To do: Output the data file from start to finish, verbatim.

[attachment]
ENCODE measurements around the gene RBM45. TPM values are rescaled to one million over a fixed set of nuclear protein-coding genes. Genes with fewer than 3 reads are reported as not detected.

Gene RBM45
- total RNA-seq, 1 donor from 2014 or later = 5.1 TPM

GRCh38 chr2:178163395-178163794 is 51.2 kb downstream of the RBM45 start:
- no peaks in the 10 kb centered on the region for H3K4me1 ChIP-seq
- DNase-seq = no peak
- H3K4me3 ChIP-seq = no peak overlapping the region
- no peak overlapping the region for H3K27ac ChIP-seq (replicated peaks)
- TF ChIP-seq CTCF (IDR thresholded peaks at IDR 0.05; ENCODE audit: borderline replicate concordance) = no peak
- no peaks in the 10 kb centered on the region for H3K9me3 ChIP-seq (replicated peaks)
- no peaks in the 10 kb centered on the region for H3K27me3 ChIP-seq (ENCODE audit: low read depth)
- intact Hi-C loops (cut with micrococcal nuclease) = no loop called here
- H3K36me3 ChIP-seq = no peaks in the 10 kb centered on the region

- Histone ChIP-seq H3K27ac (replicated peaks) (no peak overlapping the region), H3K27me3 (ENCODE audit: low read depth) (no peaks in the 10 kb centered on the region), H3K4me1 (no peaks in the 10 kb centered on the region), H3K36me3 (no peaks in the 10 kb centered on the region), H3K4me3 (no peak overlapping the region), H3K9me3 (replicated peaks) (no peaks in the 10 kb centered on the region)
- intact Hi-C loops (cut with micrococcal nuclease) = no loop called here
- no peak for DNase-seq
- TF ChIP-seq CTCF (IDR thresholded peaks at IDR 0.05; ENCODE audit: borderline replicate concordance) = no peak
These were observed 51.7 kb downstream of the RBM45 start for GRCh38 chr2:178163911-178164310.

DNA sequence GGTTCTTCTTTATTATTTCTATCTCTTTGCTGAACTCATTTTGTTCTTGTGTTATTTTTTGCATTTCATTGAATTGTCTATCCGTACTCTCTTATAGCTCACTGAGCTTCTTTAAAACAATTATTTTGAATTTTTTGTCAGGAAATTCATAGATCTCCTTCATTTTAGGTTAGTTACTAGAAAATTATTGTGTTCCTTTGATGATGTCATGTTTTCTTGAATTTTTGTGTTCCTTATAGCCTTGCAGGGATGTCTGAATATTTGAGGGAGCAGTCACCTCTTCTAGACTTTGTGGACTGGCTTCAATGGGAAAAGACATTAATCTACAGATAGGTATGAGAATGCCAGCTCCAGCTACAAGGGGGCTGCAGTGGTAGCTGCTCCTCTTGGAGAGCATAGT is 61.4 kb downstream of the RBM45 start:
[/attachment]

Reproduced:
ENCODE measurements around the gene RBM45. TPM values are rescaled to one million over a fixed set of nuclear protein-coding genes. Genes with fewer than 3 reads are reported as not detected.

Gene RBM45
- total RNA-seq, 1 donor from 2014 or later = 5.1 TPM

GRCh38 chr2:178163395-178163794 is 51.2 kb downstream of the RBM45 start:
- no peaks in the 10 kb centered on the region for H3K4me1 ChIP-seq
- DNase-seq = no peak
- H3K4me3 ChIP-seq = no peak overlapping the region
- no peak overlapping the region for H3K27ac ChIP-seq (replicated peaks)
- TF ChIP-seq CTCF (IDR thresholded peaks at IDR 0.05; ENCODE audit: borderline replicate concordance) = no peak
- no peaks in the 10 kb centered on the region for H3K9me3 ChIP-seq (replicated peaks)
- no peaks in the 10 kb centered on the region for H3K27me3 ChIP-seq (ENCODE audit: low read depth)
- intact Hi-C loops (cut with micrococcal nuclease) = no loop called here
- H3K36me3 ChIP-seq = no peaks in the 10 kb centered on the region

- Histone ChIP-seq H3K27ac (replicated peaks) (no peak overlapping the region), H3K27me3 (ENCODE audit: low read depth) (no peaks in the 10 kb centered on the region), H3K4me1 (no peaks in the 10 kb centered on the region), H3K36me3 (no peaks in the 10 kb centered on the region), H3K4me3 (no peak overlapping the region), H3K9me3 (replicated peaks) (no peaks in the 10 kb centered on the region)
- intact Hi-C loops (cut with micrococcal nuclease) = no loop called here
- no peak for DNase-seq
- TF ChIP-seq CTCF (IDR thresholded peaks at IDR 0.05; ENCODE audit: borderline replicate concordance) = no peak
These were observed 51.7 kb downstream of the RBM45 start for GRCh38 chr2:178163911-178164310.

DNA sequence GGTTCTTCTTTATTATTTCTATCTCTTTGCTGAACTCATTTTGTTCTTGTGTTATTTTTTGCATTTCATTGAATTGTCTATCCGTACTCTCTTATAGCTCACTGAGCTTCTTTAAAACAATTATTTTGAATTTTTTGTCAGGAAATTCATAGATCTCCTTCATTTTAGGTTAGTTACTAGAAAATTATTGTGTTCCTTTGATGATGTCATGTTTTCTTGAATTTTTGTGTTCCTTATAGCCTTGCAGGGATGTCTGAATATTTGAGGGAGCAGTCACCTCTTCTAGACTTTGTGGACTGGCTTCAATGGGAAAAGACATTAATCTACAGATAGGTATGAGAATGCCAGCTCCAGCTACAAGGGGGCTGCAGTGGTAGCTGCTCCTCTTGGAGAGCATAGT is 61.4 kb downstream of the RBM45 start: